Compared to previous solutions described in scientific literature, the presence of the photoresistor ensures an effective spearation between spectral windows and, in particular, between the green window and the two lateral ones, since within the interval of voltages in which green is recognized, the other two colours cannot be detected. (FIG. 4).
It is a well known fact that the complete characterization of a colour is achieved by mixing three chromatic coordinates, which in turn consist of complex spectra, approximately centered in the red, in the blue and in the green.
Visible frequency light detectors already exist on the market and are applied to electronic image reconstruction systems (TV cameras, colour fax machines, etc.) They consist of matrices integrated by silicon optical detectors, each one made selective to a different optical frequency interval by using coloured filters which attempt to reproduce the ideal colours. Therefore, the three main frequencies of the visible spectrum are detected by three distinct detectors (for a total of 2×3=6 electrical terminals) integrated into a single pixel and treated with three passband optical filters centered on the red, green and blue frequencies.
In this invention, the manufacturing of the photodetector for the 3 main colours of the visible spectrum requires the optimization of the thicknesses and of the absorption coefficients of various layers, so as to select the absorption of blue, red and green. The optimization of the layers' thickness is made possible by controlling the deposition parameters, while the absorption coefficients depend on fundamental properties of the materials used, such as the value of the semiconductor's forbidden gap and the density of the states in the gap. The invention's description gives greater weight to the gap modulation of the gap extension, obtained with silicon-carbon and silicon-germanium alloys.
Evidently the values of the different thicknesses and gaps lead to the selection of other spectral windows. In fact, it has been demonstrated that by using microcrystal materials obtained using the same high hydrogen dilution "Glow Discharge" technique, photodetection can be pushed into near IR while, if the diode is particularly thin and with a high gap, absorption shifts into the violet region.
In conclusion, in the structure described in this application for patent, the three windows are easily tunable into a spectral region which can extend from violet to IR, using alloys of silicon with carbon or germanium. Finally, if the light does not impinge through the glass substrate but on the side of the other electrode --for example, through a grid in the metal--the window with short wavelengths can be pushed into the ultraviolet. cl Advantages
In view of the above, it ensues that the advantages offered by this invention when compared to already existing solutions are the following:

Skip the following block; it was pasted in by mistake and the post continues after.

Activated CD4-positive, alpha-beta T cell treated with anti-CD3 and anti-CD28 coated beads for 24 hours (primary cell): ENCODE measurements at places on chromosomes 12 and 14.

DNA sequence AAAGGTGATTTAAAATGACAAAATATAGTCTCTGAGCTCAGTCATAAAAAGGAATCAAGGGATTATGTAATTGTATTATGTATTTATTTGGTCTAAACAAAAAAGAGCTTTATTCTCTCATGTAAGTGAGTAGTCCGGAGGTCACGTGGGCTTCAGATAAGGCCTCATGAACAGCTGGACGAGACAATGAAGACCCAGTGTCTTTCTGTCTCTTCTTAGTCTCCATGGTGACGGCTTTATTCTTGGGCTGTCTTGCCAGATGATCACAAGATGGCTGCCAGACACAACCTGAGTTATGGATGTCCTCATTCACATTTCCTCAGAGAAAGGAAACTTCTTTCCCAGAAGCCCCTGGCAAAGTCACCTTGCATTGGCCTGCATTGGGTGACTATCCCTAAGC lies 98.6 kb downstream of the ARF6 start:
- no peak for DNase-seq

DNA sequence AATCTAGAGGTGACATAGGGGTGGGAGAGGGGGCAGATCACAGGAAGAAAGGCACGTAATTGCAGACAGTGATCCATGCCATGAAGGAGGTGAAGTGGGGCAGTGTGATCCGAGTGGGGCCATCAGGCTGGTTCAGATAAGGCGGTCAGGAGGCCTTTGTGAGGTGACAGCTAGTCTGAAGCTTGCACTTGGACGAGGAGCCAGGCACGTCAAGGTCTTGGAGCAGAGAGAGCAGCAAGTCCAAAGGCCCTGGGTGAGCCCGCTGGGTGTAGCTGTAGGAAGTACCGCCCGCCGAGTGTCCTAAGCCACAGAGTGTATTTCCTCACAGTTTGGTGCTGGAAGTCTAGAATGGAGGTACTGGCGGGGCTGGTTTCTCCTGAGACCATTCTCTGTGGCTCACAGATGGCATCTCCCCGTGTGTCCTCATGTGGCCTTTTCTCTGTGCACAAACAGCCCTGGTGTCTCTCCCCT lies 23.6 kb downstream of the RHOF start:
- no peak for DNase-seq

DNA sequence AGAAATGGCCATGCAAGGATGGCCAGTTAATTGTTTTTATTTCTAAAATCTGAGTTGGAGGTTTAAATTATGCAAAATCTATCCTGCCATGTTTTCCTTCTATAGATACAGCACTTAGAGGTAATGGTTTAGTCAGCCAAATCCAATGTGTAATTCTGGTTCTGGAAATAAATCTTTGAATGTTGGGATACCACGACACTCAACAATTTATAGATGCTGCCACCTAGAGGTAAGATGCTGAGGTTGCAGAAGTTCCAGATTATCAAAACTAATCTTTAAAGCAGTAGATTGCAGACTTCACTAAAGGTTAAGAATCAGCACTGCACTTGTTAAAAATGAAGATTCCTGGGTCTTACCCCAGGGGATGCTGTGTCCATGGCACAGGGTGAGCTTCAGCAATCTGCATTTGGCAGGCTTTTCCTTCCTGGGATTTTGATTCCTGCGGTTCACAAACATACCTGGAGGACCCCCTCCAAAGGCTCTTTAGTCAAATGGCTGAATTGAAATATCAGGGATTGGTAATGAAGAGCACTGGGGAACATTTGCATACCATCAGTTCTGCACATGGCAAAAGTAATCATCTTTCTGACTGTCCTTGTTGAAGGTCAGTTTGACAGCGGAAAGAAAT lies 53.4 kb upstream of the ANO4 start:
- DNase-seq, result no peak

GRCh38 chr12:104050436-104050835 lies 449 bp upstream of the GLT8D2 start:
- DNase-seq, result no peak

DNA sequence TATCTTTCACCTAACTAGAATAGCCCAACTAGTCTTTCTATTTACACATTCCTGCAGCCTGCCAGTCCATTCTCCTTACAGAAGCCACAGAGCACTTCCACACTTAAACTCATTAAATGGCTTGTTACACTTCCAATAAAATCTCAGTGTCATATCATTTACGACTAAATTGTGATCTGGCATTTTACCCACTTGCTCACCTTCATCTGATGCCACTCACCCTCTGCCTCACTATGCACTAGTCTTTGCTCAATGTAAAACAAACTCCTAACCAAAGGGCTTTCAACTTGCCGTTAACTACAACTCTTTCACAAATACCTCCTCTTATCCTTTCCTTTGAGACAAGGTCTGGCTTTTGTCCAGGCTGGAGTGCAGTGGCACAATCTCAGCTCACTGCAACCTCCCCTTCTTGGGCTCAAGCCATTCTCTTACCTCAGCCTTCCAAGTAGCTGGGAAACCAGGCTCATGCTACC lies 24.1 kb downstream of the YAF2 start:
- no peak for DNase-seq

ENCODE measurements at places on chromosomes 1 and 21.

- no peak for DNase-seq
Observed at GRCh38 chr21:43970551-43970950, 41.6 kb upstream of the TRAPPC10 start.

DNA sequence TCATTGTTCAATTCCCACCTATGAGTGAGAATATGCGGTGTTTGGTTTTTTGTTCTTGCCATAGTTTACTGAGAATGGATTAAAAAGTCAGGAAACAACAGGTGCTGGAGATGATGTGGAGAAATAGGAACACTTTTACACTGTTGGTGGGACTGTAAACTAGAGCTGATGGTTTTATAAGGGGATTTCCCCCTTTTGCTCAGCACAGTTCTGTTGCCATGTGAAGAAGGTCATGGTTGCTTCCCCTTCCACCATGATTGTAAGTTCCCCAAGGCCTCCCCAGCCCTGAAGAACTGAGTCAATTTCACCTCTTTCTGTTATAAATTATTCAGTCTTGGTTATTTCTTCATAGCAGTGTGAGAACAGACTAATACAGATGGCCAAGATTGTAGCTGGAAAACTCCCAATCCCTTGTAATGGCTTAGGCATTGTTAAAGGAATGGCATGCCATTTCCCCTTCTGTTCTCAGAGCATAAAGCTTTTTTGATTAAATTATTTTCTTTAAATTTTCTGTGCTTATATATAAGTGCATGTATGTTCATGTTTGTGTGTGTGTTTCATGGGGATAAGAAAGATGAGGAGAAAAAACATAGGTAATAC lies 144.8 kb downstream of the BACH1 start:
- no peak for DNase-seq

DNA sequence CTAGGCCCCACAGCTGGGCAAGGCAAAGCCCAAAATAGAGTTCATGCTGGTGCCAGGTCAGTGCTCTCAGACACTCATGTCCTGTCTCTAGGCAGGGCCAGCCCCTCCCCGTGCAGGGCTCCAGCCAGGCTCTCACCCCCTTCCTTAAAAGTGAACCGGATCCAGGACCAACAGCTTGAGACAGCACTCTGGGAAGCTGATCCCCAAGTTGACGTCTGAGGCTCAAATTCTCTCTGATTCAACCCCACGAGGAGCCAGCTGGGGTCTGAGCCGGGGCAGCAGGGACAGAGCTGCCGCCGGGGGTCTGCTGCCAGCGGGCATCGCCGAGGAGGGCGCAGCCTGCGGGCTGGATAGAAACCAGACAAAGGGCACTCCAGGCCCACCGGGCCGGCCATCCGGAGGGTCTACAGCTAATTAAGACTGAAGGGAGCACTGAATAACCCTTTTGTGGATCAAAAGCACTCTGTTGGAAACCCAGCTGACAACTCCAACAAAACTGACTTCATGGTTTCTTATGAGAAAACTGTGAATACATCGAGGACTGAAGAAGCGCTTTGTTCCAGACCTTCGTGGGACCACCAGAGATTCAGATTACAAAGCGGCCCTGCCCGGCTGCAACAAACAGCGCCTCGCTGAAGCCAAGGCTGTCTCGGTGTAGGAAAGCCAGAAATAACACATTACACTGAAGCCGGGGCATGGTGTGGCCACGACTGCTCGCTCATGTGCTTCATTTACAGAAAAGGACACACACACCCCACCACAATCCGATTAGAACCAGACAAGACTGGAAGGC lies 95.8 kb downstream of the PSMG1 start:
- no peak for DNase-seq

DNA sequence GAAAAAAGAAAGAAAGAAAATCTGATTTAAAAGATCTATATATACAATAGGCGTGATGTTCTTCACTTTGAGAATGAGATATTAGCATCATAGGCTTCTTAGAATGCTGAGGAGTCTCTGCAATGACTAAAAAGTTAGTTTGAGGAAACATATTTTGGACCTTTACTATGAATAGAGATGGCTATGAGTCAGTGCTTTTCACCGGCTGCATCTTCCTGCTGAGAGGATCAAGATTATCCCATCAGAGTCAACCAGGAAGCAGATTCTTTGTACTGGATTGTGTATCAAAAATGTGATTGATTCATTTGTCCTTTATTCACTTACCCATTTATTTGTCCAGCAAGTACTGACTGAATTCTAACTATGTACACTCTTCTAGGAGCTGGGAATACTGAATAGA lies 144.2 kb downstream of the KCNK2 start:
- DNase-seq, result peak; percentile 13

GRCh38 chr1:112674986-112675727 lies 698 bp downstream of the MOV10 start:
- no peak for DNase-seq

reading of the three distinct spectra, for example centered on red, green, blue;
large area realization;
low production costs;
electrical simplicity (only two terminals);
possibility of creating portable and extremely compact and lightweight colour image detection units (TV cameras, photocopiers, fax machines).
As already mentioned above, coloured light detectors are already available on the market and prevailingly apply two different techniques, both based on the use of silicon detectors.
In the first technique, detection of the coloured image derives from the integration, for each pixel of the matrix, of the signals coming from three distinct detectors each one illuminated through an optical filter centered around the three main frequencies. FIG. 5 (Richard L. Weisfield, "Proceedings of Amorphous Silicon Technology", Vol 258, 1992) describes an example of application of this technique. Obviously, the area occupied by a complete pixel is necessarily greater than that occupied by three individual detectors, with loss of the maximum definition possible in the image's final reproduction.
Less common is the second technique, in which the pixel is composed of a single detector, which is illuminated in three consecutive instants by the light filtered through the usual three monochromatic filters. Colour reconstruction occurs after reading the detector's three responses.
The solution proposed herein does not require monochromatic optical filters, therefore considerably simplifying the structure's realization. The possibility of having colour detection using a single detector increases the image's definition with respect to the first technique described above, while the absence of mechanical components allows for considerably lower reading times of the entire matrix with respect to those necessary in the second technique described above, therefore making it easy to create portable units.
This invention will now be described on the basis of a version preferred by the Inventors and with reference to the following attached figures:
FIG. 1 - Physical structure of the invention with the equivalent circuit of the entire device.
FIG. 2 - Optical absorption pattern for the three pure colours of the visible spectrum.
FIGS. 3a & 3b - Equivalent circuit of the device under illumination during reading (for blue and green light see 3a, for red see 3b).